and giving help to the oppressed. Our spirituality must be grounded in these,
    which are not merely acts of occasional charity, but a fundamental daily ethical

    “Our Jewish heritage includes a long tradition of reshaping society to help the
    least fortunate, from the teaching of prophets like Amos and Jeremiah, to Rabbi
    Hillel, to modern figures such as Abraham Joshua Heschel and Naomi Klein. It also
    includes a long history of secular Jewish activism, in the struggles for fair
    treatment for workers, human rights and environmental justice. It is in this
    tradition that we add our voices to the movement demanding accountability, honest
    and ethical practices from banks and global corporations, and a restructuring of
    financial regulation to ensure transparency and strict legality.

    “We wish Occupy London success in furthering and deepening the debate in the
    country, and hope it will be a catalyst towards a more sustainable, just and equal

    Occupy Judaism London
    Rabbi Judith Rosen-Berry
    Rabbi Howard Cooper
    Rabbi Sheila Shulman
    Rabbi Mark Solomon
    Rabbi Margaret Jacobi
    Rabbi Judith Levitt
    Rabbi Elli Tikvah Sarah
    Rabbi Richard Jacobi
    Rabbi Shulamit Ambalu



    Here’s something you might like to write about or give a talk whensoever wheresoever – WHY SO VERY VERY FEW UK REFUSENIKS DURING THE IRAK AND AFGHANISTAN WARS? There have been barely a handful in ten years – its amazing and disheartening. The one’s that did show out and show some principled integrity deserve their credit of course but I have seen no real discussion about the absence of REFUSENIKS and approaching Remembrance Day commemorations might not be a bad juncture for such a debate to get under way. A lot of military are absolutely steeped in militarism and that disposition is not an asset in this era we are living through. I stood in Trafalgar Square on 8 Oct and not a murmer about so few REFUSENIKS.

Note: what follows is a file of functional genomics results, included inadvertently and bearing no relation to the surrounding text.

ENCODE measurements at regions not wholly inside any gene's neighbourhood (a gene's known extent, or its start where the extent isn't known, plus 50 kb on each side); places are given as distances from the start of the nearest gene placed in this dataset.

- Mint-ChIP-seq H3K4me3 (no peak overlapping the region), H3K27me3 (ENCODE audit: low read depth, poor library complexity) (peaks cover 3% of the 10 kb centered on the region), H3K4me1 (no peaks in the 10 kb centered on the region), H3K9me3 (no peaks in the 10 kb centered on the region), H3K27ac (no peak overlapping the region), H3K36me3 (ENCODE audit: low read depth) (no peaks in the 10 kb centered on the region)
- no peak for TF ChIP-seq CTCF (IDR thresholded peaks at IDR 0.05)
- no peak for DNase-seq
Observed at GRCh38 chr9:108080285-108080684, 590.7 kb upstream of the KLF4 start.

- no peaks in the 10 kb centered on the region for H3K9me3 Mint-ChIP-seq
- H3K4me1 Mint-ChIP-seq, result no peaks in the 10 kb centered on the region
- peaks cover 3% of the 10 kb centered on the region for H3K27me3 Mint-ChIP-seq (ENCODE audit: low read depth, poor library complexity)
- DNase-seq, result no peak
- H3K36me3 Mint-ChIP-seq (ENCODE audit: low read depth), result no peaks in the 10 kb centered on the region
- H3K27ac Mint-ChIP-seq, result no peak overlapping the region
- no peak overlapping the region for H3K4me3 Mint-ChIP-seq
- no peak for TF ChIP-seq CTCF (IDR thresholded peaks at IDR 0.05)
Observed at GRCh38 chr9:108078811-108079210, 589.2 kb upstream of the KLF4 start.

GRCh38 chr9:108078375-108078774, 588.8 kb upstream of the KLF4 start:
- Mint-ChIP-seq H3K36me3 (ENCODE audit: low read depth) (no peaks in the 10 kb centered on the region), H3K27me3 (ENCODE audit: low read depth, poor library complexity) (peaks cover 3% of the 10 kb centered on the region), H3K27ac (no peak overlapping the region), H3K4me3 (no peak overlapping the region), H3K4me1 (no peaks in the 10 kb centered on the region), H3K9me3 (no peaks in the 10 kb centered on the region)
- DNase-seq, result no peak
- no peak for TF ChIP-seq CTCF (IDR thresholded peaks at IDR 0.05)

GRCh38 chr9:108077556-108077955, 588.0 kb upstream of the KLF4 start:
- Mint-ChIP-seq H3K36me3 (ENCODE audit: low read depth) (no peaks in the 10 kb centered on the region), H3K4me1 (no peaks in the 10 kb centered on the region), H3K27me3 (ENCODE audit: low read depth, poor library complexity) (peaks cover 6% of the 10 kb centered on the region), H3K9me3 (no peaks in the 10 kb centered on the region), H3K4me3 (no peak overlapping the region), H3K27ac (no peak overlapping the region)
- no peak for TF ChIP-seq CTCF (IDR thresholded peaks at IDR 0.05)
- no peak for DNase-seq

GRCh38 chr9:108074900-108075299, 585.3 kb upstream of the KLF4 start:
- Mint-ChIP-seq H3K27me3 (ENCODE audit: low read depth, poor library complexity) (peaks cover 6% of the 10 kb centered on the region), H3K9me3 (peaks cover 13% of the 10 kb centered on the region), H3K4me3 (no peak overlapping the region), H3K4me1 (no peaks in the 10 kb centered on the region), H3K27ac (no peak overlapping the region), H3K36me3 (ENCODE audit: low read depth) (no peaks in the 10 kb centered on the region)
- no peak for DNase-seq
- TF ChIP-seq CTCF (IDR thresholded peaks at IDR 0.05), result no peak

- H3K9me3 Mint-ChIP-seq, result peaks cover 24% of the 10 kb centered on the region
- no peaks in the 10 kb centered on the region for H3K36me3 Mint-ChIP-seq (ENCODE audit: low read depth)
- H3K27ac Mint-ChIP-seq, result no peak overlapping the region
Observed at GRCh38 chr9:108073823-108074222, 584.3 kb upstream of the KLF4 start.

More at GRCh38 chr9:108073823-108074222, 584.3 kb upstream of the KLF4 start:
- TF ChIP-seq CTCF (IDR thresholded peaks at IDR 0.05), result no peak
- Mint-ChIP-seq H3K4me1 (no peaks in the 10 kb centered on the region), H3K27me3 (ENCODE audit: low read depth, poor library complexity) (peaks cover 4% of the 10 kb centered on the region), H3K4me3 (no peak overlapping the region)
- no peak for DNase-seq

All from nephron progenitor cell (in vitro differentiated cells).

• Mark Golding - Children of Iraq


    I am waiting for Rowan’s response (if any) – I have reminded in him in his own words of ‘washing the feet of the poor’ and ‘the rot setting in when our monarchs ‘started dressing in military uniform, thus giving an obvious visual and imaginative priority to their role as personifying the state’s supposedly legitimate violence’ – esp. to children. I wait in obeyance…

  • Ken

    I visited Saturday afternoon. There were a number of good speakers holding an attentive (but not very large) audience on the left hand side of the steps, all very well organised. Some of it quite thought-provoking. I’m sure your presence would be widely appreciated and very helpful to them. They hold a number of ‘planning’ meetings each day, 10:00, 13:00 and 19:00. Get to, say, the 10:00 one (at the info desk which is about the first thing you see if you approach from the Ludgate Circus direction) and I’d be surprised if they didn’t immediately bite your hand off.
    Or make a request or set a time on-line through the tent city university route.
    There’s a permanent media presence (in Ave Maria Lane if I remember right) so MSM are ready with the cameras as soon as someone ‘of note’ turns up, announced or not. I wonder how they would react if you took the microphone?
    There are strict rules about use of loudspeakers not conflicting with events in the cathedral, so a Sunday wouldn’t be good, nor a day or time with a major event going on inside.
    I’m aiming to visit again Wed and Fri midday onwards, just to be there. Less than 60min journey for me. If side effects of recent medical procedure wear off, may stay there the weekend (have good tent and bag) but there didn’t seem to be much room for more tents.
    Go for it!

  • mary

    Hilarious just now on BBC News channel. Gavin Esler was introducing an item about Cleggover who was shown in the headlines visiting a factory wearing goggles and helmet launching his growth initiative (using money previously announced just like that old trick of NuLiebour’s). The wrong bit of film came on when they got the Cleggover piece with Chartres Bishop of London saying ‘he has acted honourably in a very difficult situation’.
    From Andrew Brown’s blog http://www.guardian.co.uk/commentisfree/andrewbrown/2011/oct/31/st-pauls-change-direction
    Chartres is a man who believes in the establishment, in both senses, through and through. He’s profoundly conservative. He believes in the prayer book and the monarchy. His wife’s family is rich. But he is also a realist and a shrewd politician, and he knows that the dean’s cause is lost, and his policy has been rejected by almost all shades of Christian opinion as well as by the country as a whole.
    Chartres’ father in law was the late Sir Alan McLintock, senior partner in one of the firms which merged to become KPMG.